Courtesy Reuters

In Germany as in France, 1969 will be remembered as the year of the break in continuity. The principal break is in each case obvious: the departure of General de Gaulle after eleven years in power and the relegation of the Christian Democrats to the opposition after twenty years in power. But the nature and import of these breaks call for interpretation.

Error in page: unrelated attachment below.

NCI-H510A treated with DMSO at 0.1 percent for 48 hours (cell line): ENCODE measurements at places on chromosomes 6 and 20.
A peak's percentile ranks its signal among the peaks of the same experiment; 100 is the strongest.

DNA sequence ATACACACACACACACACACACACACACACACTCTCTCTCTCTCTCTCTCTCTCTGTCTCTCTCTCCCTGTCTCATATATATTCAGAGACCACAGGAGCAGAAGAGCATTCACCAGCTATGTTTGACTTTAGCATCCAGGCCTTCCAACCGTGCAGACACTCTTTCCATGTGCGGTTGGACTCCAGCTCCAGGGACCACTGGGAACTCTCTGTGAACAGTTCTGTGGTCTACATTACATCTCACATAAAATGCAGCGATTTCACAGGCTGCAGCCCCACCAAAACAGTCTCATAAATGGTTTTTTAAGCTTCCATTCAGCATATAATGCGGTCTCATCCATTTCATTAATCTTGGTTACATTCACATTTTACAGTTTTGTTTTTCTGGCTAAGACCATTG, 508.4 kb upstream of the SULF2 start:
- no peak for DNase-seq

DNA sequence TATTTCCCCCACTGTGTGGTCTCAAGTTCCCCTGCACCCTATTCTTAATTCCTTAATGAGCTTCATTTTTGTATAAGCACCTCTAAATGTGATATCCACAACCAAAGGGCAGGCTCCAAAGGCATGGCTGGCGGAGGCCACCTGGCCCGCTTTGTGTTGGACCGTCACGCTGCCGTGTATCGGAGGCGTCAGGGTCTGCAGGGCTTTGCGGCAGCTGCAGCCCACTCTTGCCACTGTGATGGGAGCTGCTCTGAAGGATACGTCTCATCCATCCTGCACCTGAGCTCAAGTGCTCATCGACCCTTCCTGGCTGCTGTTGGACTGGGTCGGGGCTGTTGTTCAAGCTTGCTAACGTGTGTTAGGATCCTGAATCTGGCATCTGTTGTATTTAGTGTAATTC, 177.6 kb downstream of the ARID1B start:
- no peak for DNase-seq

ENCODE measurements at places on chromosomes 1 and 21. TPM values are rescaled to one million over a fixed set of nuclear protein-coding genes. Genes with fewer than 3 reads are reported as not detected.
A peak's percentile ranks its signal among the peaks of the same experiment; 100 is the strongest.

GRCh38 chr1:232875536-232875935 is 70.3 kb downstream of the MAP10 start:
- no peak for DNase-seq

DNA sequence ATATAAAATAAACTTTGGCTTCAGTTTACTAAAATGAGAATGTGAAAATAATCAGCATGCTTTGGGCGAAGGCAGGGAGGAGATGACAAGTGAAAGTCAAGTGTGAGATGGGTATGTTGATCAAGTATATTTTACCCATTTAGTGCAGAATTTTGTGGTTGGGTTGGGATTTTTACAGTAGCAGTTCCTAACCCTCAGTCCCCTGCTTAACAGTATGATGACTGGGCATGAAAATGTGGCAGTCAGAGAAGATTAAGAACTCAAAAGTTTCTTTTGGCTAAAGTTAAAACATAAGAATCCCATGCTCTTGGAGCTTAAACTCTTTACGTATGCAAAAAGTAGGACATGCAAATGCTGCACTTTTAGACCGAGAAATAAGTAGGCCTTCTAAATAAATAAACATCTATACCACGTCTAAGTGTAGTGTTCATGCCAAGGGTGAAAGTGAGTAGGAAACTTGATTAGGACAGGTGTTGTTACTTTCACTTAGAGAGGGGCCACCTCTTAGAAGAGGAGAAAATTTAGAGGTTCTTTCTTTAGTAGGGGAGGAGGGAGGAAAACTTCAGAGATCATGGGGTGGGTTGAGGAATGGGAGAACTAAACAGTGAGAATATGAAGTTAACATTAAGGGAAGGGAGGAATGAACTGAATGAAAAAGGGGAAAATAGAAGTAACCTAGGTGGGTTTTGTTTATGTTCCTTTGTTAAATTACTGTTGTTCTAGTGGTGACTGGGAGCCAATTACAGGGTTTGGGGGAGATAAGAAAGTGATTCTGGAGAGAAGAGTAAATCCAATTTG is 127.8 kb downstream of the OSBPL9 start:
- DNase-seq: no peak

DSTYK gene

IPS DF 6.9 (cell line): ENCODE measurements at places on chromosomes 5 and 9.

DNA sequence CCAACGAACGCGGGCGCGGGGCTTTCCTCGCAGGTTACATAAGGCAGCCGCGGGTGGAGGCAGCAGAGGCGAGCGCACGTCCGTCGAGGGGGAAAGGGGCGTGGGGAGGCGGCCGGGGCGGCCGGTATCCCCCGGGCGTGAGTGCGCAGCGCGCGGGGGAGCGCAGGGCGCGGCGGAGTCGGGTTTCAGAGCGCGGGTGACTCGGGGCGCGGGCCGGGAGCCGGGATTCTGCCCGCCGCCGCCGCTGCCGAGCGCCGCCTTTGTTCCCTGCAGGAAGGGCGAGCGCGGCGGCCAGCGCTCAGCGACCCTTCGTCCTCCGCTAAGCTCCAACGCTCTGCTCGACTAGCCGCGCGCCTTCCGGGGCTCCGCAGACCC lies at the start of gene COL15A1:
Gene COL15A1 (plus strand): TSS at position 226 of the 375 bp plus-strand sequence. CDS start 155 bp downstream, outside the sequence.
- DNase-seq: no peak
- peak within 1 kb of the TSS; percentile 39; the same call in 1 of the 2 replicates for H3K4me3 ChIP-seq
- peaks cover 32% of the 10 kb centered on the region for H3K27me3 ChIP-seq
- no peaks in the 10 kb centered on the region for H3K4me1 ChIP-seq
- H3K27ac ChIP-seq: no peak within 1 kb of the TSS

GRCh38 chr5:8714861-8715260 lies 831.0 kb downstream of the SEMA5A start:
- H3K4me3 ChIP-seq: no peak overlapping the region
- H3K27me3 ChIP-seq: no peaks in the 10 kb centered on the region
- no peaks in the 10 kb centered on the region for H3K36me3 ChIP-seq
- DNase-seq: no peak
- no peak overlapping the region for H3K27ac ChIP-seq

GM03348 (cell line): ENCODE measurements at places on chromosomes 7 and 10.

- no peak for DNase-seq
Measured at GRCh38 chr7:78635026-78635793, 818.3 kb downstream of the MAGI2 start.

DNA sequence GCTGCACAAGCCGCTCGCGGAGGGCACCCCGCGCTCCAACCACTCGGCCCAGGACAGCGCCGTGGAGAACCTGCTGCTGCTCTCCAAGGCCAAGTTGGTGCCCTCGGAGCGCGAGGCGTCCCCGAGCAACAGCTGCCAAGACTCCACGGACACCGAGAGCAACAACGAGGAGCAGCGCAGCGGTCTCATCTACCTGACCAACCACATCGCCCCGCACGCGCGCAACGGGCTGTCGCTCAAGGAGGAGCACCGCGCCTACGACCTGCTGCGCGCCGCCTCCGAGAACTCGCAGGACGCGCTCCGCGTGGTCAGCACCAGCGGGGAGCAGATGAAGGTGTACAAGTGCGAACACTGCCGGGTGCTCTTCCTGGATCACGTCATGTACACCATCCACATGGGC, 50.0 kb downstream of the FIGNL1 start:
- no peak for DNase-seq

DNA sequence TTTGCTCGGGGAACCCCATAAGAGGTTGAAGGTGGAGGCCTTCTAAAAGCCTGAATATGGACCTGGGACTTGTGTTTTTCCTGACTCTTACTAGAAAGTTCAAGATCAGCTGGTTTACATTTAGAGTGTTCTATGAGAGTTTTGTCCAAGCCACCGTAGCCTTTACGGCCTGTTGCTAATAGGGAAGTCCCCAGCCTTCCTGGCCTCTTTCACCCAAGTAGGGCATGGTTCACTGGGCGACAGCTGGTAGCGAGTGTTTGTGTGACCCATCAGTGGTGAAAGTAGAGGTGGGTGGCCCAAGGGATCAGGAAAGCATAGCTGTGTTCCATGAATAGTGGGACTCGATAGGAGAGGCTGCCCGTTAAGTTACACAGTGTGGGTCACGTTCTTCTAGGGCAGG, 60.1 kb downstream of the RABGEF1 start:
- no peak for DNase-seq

Both resulted, in large measure, from a fairly continuous evolution of the electorate. In the Federal Republic, the figures are quite clear. Although it is true that their participation in the government since December 1966 made the Socialists "respectable," even

This article is part of our premium archives.

To continue reading and get full access to our entire archive, you must subscribe.

Subscribe